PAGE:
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Melbourne, Victoria, Australia, 2007/03/08 - A paper published by Blackwell Publishing in the February 2007 issue of Nephrology entitled ‘Diabetic nephropathy without the diabetes: If not hyperglycaemia, then what?, – the official journal of the Asian Pacific Society of Nephrology. NYSE: JWa, JWb
Although largely an ‘invisible’ killer, experts want the public to know that kidney disease is common, harmful and treatable.
The official journal of the Asian Pacific Society of Nephrology – highlights the urgent need for a deeper understanding of the molecular mediators of the disease, as current treatments are only partially effective. Authored by Associate Professor Robyn Langham, Director of Nephrology at Melbourne’s St. Vincent’s Hospital, the paper draws attention to the fact that diabetic nephropathy is the major cause of chronic kidney disease worldwide.
CEO of Kidney Health Australia – the lead organization in promoting education, consumer participation, research and health service excellence in Australia – Ms Anne Wilson said, “The simple and proven fact is that if kidney disease is detected early and managed appropriately, the relentless progression to kidney failure that usually occurs can be slowed or reduced by between 20– 50% in most cases.”
The slogan for this year’s World Kidney Day resonates in the editorial published in Nephrology, driving home the message that action - prompted by awareness and education - is key when it comes to successfully combating this chronic disease.”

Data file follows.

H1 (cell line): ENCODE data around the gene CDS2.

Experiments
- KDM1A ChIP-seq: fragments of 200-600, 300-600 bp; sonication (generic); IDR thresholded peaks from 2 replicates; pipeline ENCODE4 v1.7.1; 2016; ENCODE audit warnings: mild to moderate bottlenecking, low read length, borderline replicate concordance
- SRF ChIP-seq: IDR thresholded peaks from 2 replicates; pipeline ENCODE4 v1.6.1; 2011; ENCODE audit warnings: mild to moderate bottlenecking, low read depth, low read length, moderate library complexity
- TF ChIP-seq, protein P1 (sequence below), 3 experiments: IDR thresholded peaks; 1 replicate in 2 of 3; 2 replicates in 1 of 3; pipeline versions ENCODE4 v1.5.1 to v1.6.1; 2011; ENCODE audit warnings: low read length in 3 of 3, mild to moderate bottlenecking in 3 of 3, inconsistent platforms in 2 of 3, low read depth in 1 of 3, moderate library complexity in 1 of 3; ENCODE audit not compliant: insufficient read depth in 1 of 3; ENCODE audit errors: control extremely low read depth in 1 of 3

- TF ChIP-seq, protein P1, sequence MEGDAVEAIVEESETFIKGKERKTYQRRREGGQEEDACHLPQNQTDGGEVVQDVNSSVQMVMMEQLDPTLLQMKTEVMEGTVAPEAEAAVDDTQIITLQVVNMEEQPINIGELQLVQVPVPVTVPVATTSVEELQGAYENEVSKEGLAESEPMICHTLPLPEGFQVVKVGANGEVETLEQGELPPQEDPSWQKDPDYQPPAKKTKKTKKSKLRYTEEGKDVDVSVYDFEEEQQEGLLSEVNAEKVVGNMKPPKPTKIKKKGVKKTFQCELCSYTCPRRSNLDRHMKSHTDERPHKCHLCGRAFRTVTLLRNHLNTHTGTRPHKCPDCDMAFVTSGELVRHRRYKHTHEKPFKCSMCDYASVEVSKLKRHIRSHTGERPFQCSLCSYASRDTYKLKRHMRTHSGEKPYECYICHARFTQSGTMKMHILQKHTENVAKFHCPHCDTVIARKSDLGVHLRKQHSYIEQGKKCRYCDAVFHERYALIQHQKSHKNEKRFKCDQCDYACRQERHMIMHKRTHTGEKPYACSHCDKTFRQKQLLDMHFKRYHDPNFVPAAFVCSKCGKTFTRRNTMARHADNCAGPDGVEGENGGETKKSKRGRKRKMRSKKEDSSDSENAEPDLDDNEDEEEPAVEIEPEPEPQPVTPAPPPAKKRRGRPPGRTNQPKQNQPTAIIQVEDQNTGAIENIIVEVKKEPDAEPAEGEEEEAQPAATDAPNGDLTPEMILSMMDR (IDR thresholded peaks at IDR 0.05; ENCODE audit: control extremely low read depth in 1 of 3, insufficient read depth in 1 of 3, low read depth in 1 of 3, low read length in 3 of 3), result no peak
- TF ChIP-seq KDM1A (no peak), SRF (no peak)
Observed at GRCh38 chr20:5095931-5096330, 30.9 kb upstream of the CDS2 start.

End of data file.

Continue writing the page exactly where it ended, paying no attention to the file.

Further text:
Editor-in-Chief of Nephrology, Professor David Harris, added, “This year’s key message, ‘Are your kidneys OK?’ is aimed at creating an awareness amongst policy makers of the potential benefits that will be reaped by both patients and health-care budgets – when attention is paid to the issue of kidney health.
Diabetic nephropathy is the commonest cause of end-stage kidney disease worldwide. Early detection is vital for the treatment and prevention of any disease and kidney disease is no exception.
Research shows that not enough is known about the underlying mechanisms of the disease. Surveys indicate that even the better educated and developed countries have a shallow understanding of kidneys – including lack of basic information on the location and function of kidneys. The call for action cannot be emphasized enough – there is an urgent need to develop new therapies for the prevention and management of kidney disease.
With improved research and better information available on the disease, the world would then stand a better chance of responding to the answer to the question; “Are your kidneys OK?” with a resounding and confident, “Yes!”
This paper is published in the February 2007 issue of Nephrology. Media wishing to receive a PDF or further information should contact Alina Boey, Public Relations Asia.
Nephrology is published six times per year by the Asian Pacific Society of Nephrology. It has a special emphasis on the needs of Clinical Nephrologists and those in developing countries. The journal publishes reviews and papers of international interest describing original research concerned with clinical and experimental aspects of nephrology.
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